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Santa Barbara International Film Festival Wraps Up, Award-Winners

Santa Barbara International Film Festival Wraps Up, Award-Winners

The 29th Annual Santa Barbara International Film Festival winds up Sunday, after eleven days of tributes and screenings, concluding with back-to-back screenings of the Before trilogy: “Before Sunrise,” “Before Sunset,” and “Before Midnight,” followed by my Conversation with Academy Award-nominated screenwriters Richard Linklater, Julie Delpy and Ethan Hawke,

The winners of the 2014 festival competition were chosen by a festival jury for the 2014 SBIFF included  Yahoo! Movies writer Thelma Adams, documentary filmmaker Mimi deGruy, SBIFF former director Phyllis DePicciotto, Tony Award-winning composer Adam Guettel, Academy Award-winning editor Artie Schmidt, actor Alan Thicke, actors Anthony and Arnette Zerbe. 

The jury choosing the Panavision Spirit Award for Independent Cinema, given to a unique independent feature that has been made outside mainstream Hollywood, was actress Frances Fisher and producer Ted Hope. They selected Vietnam period drama “Noble,” directed by Stephen Bradley and starring Dierdre O’Kane, Sarah Greene, Brendan Coyle, Mark Huberman, Liam Cunningham and Nhu Quynh Nguyen.  Winner received a Panavision camera package worth $60,000.  Mark Huberman, who plays the role of David Somers in the film, was on hand to accept the award for director Stephen Bradley. The film “lived up to its title.  It’s a powerful story of triumph over adversity.  Inspiring – beautifully shot, acted and directed,” said Fisher. 

An Honorable Mention was awarded to Hill Harper for his performance in 1982, directed by Tommy Oliver.  

The Best International Film Award went to France’s ‘Eastern Boys,” directed by Robin Campillo and starring Olivier Rabourdin, Kirill Emelyanov and Daniil Vorobyov about a middle-aged Frenchman who solicits a young foreigner and finds himself entangled with a group of young Eastern European hustlers. Diane Kurys’ “For a Woman” received an Honorable Mention for Excellence in directing.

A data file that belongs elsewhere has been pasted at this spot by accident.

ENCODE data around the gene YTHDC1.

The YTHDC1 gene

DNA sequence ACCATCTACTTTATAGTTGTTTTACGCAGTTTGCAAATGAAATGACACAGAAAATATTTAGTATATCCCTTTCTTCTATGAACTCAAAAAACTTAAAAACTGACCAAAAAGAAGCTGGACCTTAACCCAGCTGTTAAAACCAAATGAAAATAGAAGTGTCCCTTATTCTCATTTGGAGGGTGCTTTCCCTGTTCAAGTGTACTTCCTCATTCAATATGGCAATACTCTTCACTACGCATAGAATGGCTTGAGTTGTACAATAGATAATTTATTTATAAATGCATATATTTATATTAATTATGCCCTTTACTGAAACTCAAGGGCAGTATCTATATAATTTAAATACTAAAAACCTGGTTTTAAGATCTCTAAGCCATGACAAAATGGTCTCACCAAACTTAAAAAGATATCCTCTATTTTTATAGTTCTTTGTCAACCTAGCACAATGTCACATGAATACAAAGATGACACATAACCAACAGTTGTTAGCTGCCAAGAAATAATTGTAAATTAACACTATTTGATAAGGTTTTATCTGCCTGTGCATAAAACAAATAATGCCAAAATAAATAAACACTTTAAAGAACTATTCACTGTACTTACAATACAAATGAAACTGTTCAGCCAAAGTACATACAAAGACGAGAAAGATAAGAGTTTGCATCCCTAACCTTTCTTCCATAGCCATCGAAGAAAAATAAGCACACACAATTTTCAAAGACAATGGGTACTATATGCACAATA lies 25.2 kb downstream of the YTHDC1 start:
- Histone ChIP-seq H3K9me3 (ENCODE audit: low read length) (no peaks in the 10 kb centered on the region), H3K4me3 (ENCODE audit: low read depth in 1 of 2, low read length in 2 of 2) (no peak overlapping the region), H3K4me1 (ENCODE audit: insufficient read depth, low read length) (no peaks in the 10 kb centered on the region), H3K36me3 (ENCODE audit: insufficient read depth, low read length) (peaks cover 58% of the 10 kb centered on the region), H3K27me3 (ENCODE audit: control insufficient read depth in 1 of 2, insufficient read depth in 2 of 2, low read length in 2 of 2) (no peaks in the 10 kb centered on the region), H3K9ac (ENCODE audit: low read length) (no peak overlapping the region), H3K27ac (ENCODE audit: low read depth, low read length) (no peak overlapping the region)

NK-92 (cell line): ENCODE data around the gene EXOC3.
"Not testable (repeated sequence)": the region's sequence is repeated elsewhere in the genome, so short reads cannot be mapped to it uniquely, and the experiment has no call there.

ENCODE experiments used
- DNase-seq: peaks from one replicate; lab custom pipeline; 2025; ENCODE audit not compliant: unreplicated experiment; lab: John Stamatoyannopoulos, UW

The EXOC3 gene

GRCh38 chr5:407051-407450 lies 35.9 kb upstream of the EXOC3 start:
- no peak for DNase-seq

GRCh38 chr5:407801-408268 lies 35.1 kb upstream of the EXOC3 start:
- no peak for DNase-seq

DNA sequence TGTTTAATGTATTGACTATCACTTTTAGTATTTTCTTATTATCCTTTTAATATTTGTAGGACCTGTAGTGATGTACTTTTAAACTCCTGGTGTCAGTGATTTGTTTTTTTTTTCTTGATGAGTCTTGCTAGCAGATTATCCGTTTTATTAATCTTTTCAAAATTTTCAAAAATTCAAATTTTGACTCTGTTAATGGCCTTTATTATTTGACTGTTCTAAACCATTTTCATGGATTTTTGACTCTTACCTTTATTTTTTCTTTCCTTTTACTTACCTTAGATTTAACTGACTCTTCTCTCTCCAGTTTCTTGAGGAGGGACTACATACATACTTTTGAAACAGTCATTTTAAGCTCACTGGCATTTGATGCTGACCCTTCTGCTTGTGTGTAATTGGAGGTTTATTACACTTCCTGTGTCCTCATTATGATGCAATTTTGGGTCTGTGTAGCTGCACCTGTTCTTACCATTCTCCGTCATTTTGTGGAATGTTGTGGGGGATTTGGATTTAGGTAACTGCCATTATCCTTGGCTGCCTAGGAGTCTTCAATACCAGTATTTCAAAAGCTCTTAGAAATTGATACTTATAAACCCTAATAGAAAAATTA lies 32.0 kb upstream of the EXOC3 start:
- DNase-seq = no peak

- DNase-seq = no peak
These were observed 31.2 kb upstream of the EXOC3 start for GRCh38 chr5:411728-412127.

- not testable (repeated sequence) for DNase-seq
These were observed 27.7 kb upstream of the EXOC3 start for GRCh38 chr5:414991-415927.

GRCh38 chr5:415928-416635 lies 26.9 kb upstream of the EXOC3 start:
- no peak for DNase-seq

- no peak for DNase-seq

Best Documentary Film Award went to “Queens and Cowboys: A Straight Year on the gay Rodeo,” directed by Matt Livadary, about the International Gay Rodeo Association’s obstacles in their quest to qualify for the World Gay Rodeo Finals, which also won the audience award.  

The Nueva Vision Award for the best Spanish/Latin American film was awarded to “God’s Slave,” directed by Joel Novoa. Inspired by true events, this is the story of two extremists, one Islamic and the other Jewish, who cross paths while on opposing sides of the 1994 Buenos Aires AMIA bombings.  

The Best Eastern European Film Award for best Eastern Bloc feature went to “Little Brother,” from Kazakhstan, directed by Serik Aprymov, set in a small remote village lost in the mountains, where nine-year-old Yerken is forced to live alone without any support. 

The Bruce Corwin Award for Best Live Action Short Film Under 30 Minutes went to Endeavor Space Shuttle film “Satellite Beach,” directed by Luke and Andrew Wilson. Bruce Corwin Award for Best Animation Short Film went to “Tome of the Unknown,” TOME OF directed by Patrick McHale and starring Elijah Wood and Warren Burton, about two brothers who find themselves lost in a mysterious place called the Unknown, where long-forgotten stories take shape around them as they search for a way home.  

The Fund for Santa Barbara Social Justice Award Sponsored by The Fund for Santa Barbara for a documentary film that addresses social justice issues went to “Through a Lens Darkly: Black Photographers and the Emergence of a People,” directed by Thomas Allen Harris. This film explores the role that photography has played in shaping the identity, aspirations, and social emergence of African Americans from slavery to the present. 

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Ask him where the tens of millions of dollars of clients funds went! The funds of which he himself declared safe and would be returned asap… four and a half years later we haven’t received a dime!


Christopher Mallick the Epassporte "Film Producer" has liens placed by Eastern European unknowns, investigation reveals.

jchristophermallick. blogspot. com/


So, Mark Oliver, who was the founder? I remember working for him when he ran a film program in a former church off State St. The snack stand was inside the theatre and was therefore only open before films and during intermissions. I met the founder while writing for a free Santa Barbara paper started by Randy Campbell — "Night Light," I believe it was called. I cannot recall his name and it's been bugging me. Nice guy. I had moved to San Francisco by the time he got the festival off the ground.

Mark Oliver

DePicciotto (sic) was NOT the founder of the film festival. She was a booker hired by the board and on the payroll. I was a founding board member so I should know. – Mark Oliver

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